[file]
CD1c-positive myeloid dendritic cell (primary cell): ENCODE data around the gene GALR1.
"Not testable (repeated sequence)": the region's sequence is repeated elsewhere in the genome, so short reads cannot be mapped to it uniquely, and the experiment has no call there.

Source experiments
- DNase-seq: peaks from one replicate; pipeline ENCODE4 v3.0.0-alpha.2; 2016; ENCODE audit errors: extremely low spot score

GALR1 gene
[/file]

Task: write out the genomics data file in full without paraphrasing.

CD1c-positive myeloid dendritic cell (primary cell): ENCODE data around the gene GALR1.
"Not testable (repeated sequence)": the region's sequence is repeated elsewhere in the genome, so short reads cannot be mapped to it uniquely, and the experiment has no call there.

Source experiments
- DNase-seq: peaks from one replicate; pipeline ENCODE4 v3.0.0-alpha.2; 2016; ENCODE audit errors: extremely low spot score

GALR1 gene